Submitted to: Journal of Parasitology
Publication Type: Peer Reviewed Journal
Publication Acceptance Date: February 9, 2000
Publication Date: N/A
Interpretive Summary: The stomach worm, Haemonchus contortus, is a blood feeding parasite that infests grazing ruminants causing disease and economic losses. Development of novel controls for parasitic nematodes can be enhanced by knowledge of the biochemical mechanism underlying the process of molting, an essential process in the growth and development of all nematodes. The results demonstrate that H. contortus produce an enzyme coincident with molting an differentiation. Inhibition of this enzyme activity may interfere with the molting process.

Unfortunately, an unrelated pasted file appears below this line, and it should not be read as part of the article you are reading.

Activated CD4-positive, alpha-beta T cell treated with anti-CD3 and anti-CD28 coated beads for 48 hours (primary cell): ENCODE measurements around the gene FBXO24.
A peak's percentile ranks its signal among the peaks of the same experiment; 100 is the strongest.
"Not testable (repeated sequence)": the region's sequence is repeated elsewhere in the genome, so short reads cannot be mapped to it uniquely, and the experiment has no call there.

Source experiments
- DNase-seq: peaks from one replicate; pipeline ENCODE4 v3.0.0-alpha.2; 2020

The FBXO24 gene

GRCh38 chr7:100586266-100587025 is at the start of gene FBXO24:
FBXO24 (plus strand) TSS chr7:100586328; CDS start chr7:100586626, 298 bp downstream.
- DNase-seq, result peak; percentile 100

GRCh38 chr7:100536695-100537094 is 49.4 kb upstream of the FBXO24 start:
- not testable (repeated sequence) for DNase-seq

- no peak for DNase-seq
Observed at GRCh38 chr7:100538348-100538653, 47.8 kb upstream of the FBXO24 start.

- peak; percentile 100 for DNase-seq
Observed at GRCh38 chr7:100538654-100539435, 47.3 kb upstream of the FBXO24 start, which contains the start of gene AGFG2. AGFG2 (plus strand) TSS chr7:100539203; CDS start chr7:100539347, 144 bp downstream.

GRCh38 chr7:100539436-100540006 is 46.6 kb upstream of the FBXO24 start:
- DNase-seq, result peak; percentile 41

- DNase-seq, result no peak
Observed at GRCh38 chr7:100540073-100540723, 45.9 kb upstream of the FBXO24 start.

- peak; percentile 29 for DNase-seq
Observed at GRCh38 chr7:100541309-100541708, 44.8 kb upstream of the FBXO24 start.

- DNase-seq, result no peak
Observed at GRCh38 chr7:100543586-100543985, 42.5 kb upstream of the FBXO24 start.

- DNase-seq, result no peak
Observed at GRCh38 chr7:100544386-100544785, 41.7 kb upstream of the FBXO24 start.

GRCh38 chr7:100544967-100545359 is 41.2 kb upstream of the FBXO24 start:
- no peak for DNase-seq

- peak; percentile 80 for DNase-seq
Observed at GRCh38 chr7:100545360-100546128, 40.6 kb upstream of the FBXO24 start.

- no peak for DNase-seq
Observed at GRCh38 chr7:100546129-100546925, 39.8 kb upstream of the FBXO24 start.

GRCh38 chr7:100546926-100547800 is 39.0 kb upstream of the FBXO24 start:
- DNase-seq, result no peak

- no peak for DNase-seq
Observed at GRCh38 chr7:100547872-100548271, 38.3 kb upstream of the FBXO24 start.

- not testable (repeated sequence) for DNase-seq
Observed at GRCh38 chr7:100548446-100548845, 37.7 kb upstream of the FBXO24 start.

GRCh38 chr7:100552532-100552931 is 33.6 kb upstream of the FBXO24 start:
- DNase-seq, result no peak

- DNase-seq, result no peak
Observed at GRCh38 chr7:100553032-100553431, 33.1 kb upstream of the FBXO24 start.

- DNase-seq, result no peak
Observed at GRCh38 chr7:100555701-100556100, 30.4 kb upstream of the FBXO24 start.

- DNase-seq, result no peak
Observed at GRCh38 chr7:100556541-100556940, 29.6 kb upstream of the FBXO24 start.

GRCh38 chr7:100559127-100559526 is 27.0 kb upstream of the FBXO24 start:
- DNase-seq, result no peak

Technical Abstract: The trichostrongylid nematode, Haemonchus contortus, released a hyaluronic acid-degrading enzyme during in vitro development from the third to fourth larval stage. The enzyme did not degrade chondroitin sulfate A. Enzyme activity was optimal between pH 4.0 and 6.0, and the enzyme was inhibited by high concentrations of NaCl; the divalent cations Cu2+, Zn2+, Ca2+, and Mn2+ were not inhibitory. The hyaluronidase had a molecular weight estimated at 57 kDa by sucrose density gradient centrifugation and 111 kDa by substrate SDS-PAGE (reducing and non-reducing conditions), suggesting the formation of a dimer during the electrophoretic separation conditions. The level of hyaluronidase released during in vitro development peaked between 24 and 48 hr in culture and then gradually decreased, with little or no activity present in the 168-hr culture fluid. The enzyme was not detected in culture fluid from 24-hr incubations of either the mid-L4 stage e(obtained from sheep 7 days post-infection) or the adult stage (obtained from sheep 30-35 days post-infection). The temporal expression of the hyaluronidase suggested a role for this enzyme in the early stages of the L3 to L4 developmental process.